STUDENTS looking for clarity on their future have a chance to explore possible career paths next week.
The city's annual careers expo has gathered a range of stallholders, covering gap year programs, employment agencies, tertiary education and local job opportunities.
Wagga Christian College student Chloe Holgate, who has attended three consecutive career expos, has found immense value in the annual event.
The year 12 student has her eyes set on primary school teaching after exploring her options at the career expo, which started conversations in her everyday life.
"My perspective changes each time where the first year was a bit of fun and a chance to get all the free stuff. By the second year I took it more seriously, but kept my options open and now in my final year I am looking at accommodation, pricing and scholarship opportunities," she said.
Chloe said the career expo has provided her with information about her future that regional students would have to travel to hear.
Paige Pfeiffer, of Wagga Christian College, encouraged students to come to the event with an open mind.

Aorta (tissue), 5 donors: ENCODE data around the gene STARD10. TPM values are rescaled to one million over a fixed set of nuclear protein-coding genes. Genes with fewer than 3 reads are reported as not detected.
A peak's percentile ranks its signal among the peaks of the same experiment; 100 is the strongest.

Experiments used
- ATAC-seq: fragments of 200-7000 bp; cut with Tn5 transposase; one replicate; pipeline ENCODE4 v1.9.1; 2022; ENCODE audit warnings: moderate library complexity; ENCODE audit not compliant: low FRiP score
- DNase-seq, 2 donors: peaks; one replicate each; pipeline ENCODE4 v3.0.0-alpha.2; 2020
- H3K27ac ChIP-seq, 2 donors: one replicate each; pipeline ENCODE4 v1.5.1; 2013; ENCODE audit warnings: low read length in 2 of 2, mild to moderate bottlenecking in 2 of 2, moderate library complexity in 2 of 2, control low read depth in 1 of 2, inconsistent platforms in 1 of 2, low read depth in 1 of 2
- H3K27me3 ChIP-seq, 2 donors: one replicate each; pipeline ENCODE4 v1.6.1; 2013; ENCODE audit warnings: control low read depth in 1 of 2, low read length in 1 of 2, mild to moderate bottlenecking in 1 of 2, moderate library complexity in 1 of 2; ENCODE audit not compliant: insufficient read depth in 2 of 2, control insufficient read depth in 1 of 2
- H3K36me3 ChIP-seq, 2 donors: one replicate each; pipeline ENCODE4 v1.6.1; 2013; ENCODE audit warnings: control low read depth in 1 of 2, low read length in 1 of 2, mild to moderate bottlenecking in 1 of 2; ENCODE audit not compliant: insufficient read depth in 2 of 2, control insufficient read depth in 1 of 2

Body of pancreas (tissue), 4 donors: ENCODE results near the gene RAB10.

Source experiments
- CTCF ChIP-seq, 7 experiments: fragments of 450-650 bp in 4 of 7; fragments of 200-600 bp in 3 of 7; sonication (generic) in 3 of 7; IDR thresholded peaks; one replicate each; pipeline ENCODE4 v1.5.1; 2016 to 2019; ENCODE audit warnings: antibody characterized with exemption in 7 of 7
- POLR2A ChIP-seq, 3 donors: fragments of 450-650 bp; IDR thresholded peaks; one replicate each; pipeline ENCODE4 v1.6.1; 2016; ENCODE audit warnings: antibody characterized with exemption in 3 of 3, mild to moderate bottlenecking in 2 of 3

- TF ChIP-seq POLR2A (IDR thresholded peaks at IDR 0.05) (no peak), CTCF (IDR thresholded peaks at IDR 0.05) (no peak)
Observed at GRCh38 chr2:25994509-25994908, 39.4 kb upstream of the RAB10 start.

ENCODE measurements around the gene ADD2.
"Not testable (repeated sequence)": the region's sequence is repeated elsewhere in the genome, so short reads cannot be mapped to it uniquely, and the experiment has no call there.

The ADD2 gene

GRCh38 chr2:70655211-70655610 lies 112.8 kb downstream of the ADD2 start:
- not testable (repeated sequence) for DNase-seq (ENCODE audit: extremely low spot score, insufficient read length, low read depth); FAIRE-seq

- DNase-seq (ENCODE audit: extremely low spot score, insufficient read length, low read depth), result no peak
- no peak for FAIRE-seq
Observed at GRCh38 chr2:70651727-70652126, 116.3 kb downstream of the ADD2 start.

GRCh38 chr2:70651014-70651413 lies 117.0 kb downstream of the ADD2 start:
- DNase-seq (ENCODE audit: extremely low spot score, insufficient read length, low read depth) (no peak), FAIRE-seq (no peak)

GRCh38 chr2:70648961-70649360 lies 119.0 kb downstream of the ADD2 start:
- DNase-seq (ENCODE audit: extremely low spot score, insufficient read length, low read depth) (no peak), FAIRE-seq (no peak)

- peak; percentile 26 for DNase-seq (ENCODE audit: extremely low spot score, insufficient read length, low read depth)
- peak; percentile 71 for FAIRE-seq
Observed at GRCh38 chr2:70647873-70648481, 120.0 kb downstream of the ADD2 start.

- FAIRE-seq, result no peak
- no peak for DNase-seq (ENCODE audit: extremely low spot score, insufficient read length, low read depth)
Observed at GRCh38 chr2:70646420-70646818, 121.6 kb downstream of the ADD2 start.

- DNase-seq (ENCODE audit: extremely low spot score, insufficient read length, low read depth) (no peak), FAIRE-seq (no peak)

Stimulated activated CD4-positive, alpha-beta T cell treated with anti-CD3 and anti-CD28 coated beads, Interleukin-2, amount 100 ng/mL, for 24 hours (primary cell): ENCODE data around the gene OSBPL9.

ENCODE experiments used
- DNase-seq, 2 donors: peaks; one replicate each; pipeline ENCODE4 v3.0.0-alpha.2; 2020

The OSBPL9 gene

"Next year I want to study engineering. There are not a lot of women in the field and I enjoy mathematics and science," she said.
"At my first two career expos I asked heaps of questions about pathways and options and now with a decision I can narrow my focus in my final year.
"Students need to start with an open-mind other they might miss out on a pathway they never considered."
Wagga Careers Expo organiser Marie Knight said the event was about exposing students to an array of pathways - from vocational to tertiary education - before they are become set on a decision.
"A student might be interested in studying engineering, but university is not the only pathway. For example, they could use TAFE as a stepping stone," she said.
"The admission process looks different depending on the pathway, which students need to be aware of."
Ms Knight said the career expo provides students with a local opportunity to expand their horizon and start a conversation.
"Some students come with an exact vision of their future, and other students don't. It does not matter the age of the student - they will not be ready to make a decision until a pathway makes sense to them," she said.
"For the students with a set plan it is about honing and pinpointing the right pathway for them and those without a direct idea, we provide them with huge exposure on what is available."
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